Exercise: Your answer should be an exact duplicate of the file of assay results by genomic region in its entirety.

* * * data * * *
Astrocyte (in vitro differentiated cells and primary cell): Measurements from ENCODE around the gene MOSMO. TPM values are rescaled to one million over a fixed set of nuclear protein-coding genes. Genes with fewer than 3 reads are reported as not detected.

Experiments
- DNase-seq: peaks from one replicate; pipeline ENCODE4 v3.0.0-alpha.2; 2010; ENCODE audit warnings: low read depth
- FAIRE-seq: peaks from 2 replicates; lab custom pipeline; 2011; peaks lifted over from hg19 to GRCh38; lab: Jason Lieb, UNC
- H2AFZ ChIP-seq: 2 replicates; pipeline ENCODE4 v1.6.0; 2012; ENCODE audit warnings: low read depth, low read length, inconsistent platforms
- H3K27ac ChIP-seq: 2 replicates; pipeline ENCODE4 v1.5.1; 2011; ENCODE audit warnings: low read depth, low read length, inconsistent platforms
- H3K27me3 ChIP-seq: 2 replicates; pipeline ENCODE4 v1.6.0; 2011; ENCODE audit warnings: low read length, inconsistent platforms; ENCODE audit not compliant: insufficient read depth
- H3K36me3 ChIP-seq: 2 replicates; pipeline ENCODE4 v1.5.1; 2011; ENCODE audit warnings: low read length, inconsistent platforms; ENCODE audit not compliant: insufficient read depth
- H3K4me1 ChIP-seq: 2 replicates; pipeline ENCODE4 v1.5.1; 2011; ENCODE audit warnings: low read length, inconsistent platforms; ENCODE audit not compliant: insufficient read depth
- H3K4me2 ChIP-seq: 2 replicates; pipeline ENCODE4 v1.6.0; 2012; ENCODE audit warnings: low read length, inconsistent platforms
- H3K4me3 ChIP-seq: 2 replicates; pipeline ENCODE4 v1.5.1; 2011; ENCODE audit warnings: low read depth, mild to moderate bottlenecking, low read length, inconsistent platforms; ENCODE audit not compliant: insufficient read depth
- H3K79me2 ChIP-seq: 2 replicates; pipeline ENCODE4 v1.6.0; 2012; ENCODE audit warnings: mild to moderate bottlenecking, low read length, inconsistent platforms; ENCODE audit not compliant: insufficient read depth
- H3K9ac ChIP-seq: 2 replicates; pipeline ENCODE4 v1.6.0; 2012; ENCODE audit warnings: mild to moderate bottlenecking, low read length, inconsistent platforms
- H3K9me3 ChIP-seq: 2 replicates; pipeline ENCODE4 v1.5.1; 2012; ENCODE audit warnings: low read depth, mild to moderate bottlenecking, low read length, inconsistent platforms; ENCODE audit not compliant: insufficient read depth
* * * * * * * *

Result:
Astrocyte (in vitro differentiated cells and primary cell): Measurements from ENCODE around the gene MOSMO. TPM values are rescaled to one million over a fixed set of nuclear protein-coding genes. Genes with fewer than 3 reads are reported as not detected.

Experiments
- DNase-seq: peaks from one replicate; pipeline ENCODE4 v3.0.0-alpha.2; 2010; ENCODE audit warnings: low read depth
- FAIRE-seq: peaks from 2 replicates; lab custom pipeline; 2011; peaks lifted over from hg19 to GRCh38; lab: Jason Lieb, UNC
- H2AFZ ChIP-seq: 2 replicates; pipeline ENCODE4 v1.6.0; 2012; ENCODE audit warnings: low read depth, low read length, inconsistent platforms
- H3K27ac ChIP-seq: 2 replicates; pipeline ENCODE4 v1.5.1; 2011; ENCODE audit warnings: low read depth, low read length, inconsistent platforms
- H3K27me3 ChIP-seq: 2 replicates; pipeline ENCODE4 v1.6.0; 2011; ENCODE audit warnings: low read length, inconsistent platforms; ENCODE audit not compliant: insufficient read depth
- H3K36me3 ChIP-seq: 2 replicates; pipeline ENCODE4 v1.5.1; 2011; ENCODE audit warnings: low read length, inconsistent platforms; ENCODE audit not compliant: insufficient read depth
- H3K4me1 ChIP-seq: 2 replicates; pipeline ENCODE4 v1.5.1; 2011; ENCODE audit warnings: low read length, inconsistent platforms; ENCODE audit not compliant: insufficient read depth
- H3K4me2 ChIP-seq: 2 replicates; pipeline ENCODE4 v1.6.0; 2012; ENCODE audit warnings: low read length, inconsistent platforms
- H3K4me3 ChIP-seq: 2 replicates; pipeline ENCODE4 v1.5.1; 2011; ENCODE audit warnings: low read depth, mild to moderate bottlenecking, low read length, inconsistent platforms; ENCODE audit not compliant: insufficient read depth
- H3K79me2 ChIP-seq: 2 replicates; pipeline ENCODE4 v1.6.0; 2012; ENCODE audit warnings: mild to moderate bottlenecking, low read length, inconsistent platforms; ENCODE audit not compliant: insufficient read depth
- H3K9ac ChIP-seq: 2 replicates; pipeline ENCODE4 v1.6.0; 2012; ENCODE audit warnings: mild to moderate bottlenecking, low read length, inconsistent platforms
- H3K9me3 ChIP-seq: 2 replicates; pipeline ENCODE4 v1.5.1; 2012; ENCODE audit warnings: low read depth, mild to moderate bottlenecking, low read length, inconsistent platforms; ENCODE audit not compliant: insufficient read depth